abstract = "Diamond-like carbon (DLC), a thin amorphous carbon film, has many uses in tribological systems. Exploiting alternative substrates and interlayers can enable the control of the hardness and modulus of the multilayer system and improve wear or friction properties. We used XPS and atomic force microscopy to examine DLC that had been concurrently coated on an epoxy interlayer and a steel substrate by plasma-enhanced chemical vapour deposition. sp 2/sp 3 ratios were calculated both by the deconvolution of the XPS C1s line and by the analysis of the C KLL Auger spectrum. Altering the substrate causes changes in the carbon bonding configuration, evident with the same trend through both analysis methods, although with differing absolute values, related to hydrogen and oxygen content. There is significant variation in the microscale surface texture, exhibited by both average roughness values and size and uniformity of surface asperities. This suggests that alteration to the film surface structure is a factor to be considered in addition to interface adhesion, hardness and elastic modulus in investigating substrates and interlayers for tribological coatings. Examination of a DLC film separately produced on a steel substrate, in comparison with that produced concurrently with a DLC coating on epoxy, shows the possibility of effects on the chemistry of the film through transfer of material from adjacent samples within the plasma deposition, related to heating, outgassing or sputtering processes. The possibility of such contamination has implications in coating parameter design and coating of multiple samples with plasma-enhanced chemical vapour deposition.",
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N2 - Diamond-like carbon (DLC), a thin amorphous carbon film, has many uses in tribological systems. Exploiting alternative substrates and interlayers can enable the control of the hardness and modulus of the multilayer system and improve wear or friction properties. We used XPS and atomic force microscopy to examine DLC that had been concurrently coated on an epoxy interlayer and a steel substrate by plasma-enhanced chemical vapour deposition. sp 2/sp 3 ratios were calculated both by the deconvolution of the XPS C1s line and by the analysis of the C KLL Auger spectrum. Altering the substrate causes changes in the carbon bonding configuration, evident with the same trend through both analysis methods, although with differing absolute values, related to hydrogen and oxygen content. There is significant variation in the microscale surface texture, exhibited by both average roughness values and size and uniformity of surface asperities. This suggests that alteration to the film surface structure is a factor to be considered in addition to interface adhesion, hardness and elastic modulus in investigating substrates and interlayers for tribological coatings. Examination of a DLC film separately produced on a steel substrate, in comparison with that produced concurrently with a DLC coating on epoxy, shows the possibility of effects on the chemistry of the film through transfer of material from adjacent samples within the plasma deposition, related to heating, outgassing or sputtering processes. The possibility of such contamination has implications in coating parameter design and coating of multiple samples with plasma-enhanced chemical vapour deposition.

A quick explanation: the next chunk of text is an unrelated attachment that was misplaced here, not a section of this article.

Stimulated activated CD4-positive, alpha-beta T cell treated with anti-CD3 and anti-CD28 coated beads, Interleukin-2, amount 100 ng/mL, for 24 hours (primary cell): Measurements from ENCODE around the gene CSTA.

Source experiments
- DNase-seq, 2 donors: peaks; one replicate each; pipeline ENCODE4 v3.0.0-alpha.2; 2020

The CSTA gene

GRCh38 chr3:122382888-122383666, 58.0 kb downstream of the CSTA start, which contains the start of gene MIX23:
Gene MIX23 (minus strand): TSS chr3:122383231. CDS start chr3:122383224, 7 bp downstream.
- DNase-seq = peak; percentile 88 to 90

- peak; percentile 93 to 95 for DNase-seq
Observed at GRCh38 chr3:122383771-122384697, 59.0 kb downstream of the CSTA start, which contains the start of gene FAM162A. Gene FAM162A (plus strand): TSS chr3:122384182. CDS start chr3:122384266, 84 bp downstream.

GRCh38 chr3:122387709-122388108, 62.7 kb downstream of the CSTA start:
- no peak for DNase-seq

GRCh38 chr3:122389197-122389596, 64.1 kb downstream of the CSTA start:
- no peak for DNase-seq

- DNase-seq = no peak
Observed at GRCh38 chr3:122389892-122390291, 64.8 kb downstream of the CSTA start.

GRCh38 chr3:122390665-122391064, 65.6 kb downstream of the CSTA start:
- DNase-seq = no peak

AB - Diamond-like carbon (DLC), a thin amorphous carbon film, has many uses in tribological systems. Exploiting alternative substrates and interlayers can enable the control of the hardness and modulus of the multilayer system and improve wear or friction properties. We used XPS and atomic force microscopy to examine DLC that had been concurrently coated on an epoxy interlayer and a steel substrate by plasma-enhanced chemical vapour deposition. sp 2/sp 3 ratios were calculated both by the deconvolution of the XPS C1s line and by the analysis of the C KLL Auger spectrum. Altering the substrate causes changes in the carbon bonding configuration, evident with the same trend through both analysis methods, although with differing absolute values, related to hydrogen and oxygen content. There is significant variation in the microscale surface texture, exhibited by both average roughness values and size and uniformity of surface asperities. This suggests that alteration to the film surface structure is a factor to be considered in addition to interface adhesion, hardness and elastic modulus in investigating substrates and interlayers for tribological coatings. Examination of a DLC film separately produced on a steel substrate, in comparison with that produced concurrently with a DLC coating on epoxy, shows the possibility of effects on the chemistry of the film through transfer of material from adjacent samples within the plasma deposition, related to heating, outgassing or sputtering processes. The possibility of such contamination has implications in coating parameter design and coating of multiple samples with plasma-enhanced chemical vapour deposition.